By Julie Daines
With NaNoWriMo looming in the very near future, I thought I'd share a few tips that have helped me. If you know me at all, you know I'm a huge NaNo fan. All of my published books are NaNo projects. When I NaNo, I'm in it to win it.
So this Monday and on my next post--on the 27th, I'll put some quick NaNo tips on the blog.
1) Make it work for you. Advice on how to succeed at NaNoWriMo is flooding the internet this time of year. Sift through it all and find what works for you. If you try to force yourself into a method that doesn't work for you, you will have a hard time succeeding.
2) Plan ahead - even if it's just getting to know your characters. If you're an outliner, great, outline as much as you can, even if most of it doesn't end up in the book. (During Nano you have to keep your mind open and not get stuck trying to stick to an outline that's not working.)
If you're not an outliner, at the very least, do some serious preparation in getting to know your characters. The better you know your characters, the faster you can write because you will know what they would do in every situation. You will know their desires and objectives. You will know how to raise conflict and create story by denying them those desire and objectives. It will help with character arc.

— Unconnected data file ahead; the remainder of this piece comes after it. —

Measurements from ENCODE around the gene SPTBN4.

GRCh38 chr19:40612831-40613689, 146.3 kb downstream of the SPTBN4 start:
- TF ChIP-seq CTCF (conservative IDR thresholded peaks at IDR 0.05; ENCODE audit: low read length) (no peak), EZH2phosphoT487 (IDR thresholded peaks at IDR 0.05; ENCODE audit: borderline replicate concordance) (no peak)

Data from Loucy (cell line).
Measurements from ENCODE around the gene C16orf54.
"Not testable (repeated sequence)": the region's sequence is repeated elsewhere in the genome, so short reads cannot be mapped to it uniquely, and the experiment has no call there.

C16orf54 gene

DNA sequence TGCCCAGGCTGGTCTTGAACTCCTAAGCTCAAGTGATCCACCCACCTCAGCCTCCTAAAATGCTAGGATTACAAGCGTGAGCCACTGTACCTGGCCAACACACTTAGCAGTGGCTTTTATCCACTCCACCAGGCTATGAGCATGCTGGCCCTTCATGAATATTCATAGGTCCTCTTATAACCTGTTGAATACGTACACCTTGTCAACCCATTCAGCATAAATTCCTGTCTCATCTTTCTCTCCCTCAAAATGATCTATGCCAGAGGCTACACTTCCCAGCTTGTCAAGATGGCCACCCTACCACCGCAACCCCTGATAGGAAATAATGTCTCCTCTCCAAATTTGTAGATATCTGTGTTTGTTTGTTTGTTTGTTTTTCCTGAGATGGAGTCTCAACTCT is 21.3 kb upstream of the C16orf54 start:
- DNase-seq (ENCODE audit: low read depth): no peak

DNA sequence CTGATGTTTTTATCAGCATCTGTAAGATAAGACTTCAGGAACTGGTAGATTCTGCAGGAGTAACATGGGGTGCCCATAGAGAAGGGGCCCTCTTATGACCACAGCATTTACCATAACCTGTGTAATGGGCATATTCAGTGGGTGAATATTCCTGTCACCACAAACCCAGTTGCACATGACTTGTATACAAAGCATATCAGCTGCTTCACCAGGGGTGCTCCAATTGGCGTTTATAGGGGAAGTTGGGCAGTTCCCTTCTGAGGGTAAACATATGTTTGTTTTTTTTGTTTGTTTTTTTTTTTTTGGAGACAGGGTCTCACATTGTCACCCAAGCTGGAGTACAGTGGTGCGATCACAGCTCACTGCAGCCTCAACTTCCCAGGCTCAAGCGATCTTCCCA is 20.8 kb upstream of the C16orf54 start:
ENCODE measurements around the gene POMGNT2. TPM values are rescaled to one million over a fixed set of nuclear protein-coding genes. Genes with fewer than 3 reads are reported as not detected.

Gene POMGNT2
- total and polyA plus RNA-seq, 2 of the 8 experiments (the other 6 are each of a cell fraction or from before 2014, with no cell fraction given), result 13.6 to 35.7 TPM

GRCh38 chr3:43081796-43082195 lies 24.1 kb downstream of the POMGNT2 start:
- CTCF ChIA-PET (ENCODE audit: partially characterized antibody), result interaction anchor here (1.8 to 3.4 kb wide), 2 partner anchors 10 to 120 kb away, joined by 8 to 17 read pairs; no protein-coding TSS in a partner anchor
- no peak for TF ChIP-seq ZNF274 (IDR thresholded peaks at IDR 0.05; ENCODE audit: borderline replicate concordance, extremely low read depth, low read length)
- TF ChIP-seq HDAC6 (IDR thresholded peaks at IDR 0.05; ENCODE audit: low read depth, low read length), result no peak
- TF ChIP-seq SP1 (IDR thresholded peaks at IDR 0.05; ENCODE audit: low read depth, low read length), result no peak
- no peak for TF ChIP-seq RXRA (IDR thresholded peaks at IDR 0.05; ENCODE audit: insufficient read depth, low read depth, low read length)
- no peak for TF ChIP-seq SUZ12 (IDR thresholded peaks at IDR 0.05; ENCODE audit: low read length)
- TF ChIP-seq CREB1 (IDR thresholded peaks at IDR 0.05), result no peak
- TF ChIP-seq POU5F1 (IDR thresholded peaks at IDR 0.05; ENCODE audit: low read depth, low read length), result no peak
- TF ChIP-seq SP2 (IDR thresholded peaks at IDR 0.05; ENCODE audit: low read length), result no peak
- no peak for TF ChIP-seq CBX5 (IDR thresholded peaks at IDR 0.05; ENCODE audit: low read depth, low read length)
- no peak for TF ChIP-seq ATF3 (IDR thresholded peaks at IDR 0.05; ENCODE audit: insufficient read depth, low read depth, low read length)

Get your research done ahead of time. Research is a great way to generate ideas for your story, so do as much ahead of time as possible.
3) Be accountable. Tell everyone you are doing NaNoWriMo in November. That way they'll ask how it's going and you'll have to answer. Give them an opportunity to cheer you on. Join online or local groups of NaNoers that have places to post your word count. Do word sprints with friends online. Go to NaNo write-ins. Let your competitive nature give you a motivational edge.
4) Adopt a new mindset. It's easy to spend years writing a novel, so for many, the thought of writing one in 30 days is an insuperable barrier. But not if you change your mindset. It's been said that writing a first draft is like shoveling sand into a sandbox that you will use later to build a sandcastle.
So it is with NaNoWriMo. Don't expect anything but a very rough, very detailed outline by the time it's over. But once you get your butt in the chair and write without any inhibition, you will be amazed at what you can do. It's easier to keep track of plot, easier to delve deep into your characters because you spend so much time with them. No editing. No fear.
5) Just do it. Excitement and passion will get you started, but you'll quickly find that it is discipline and determination that carry you to the end. Don't get behind. Try to get ahead in word count as quickly as possible. Have a cushion. Kick spelling, grammar, finding the perfect word or the perfect metaphor out the door. Dedicate yourself to getting the backbone plot out in those 50K words. Then look forward to January to start making it perfect.
Do you have any tips you'd like to share or questions about NaNoWriMo?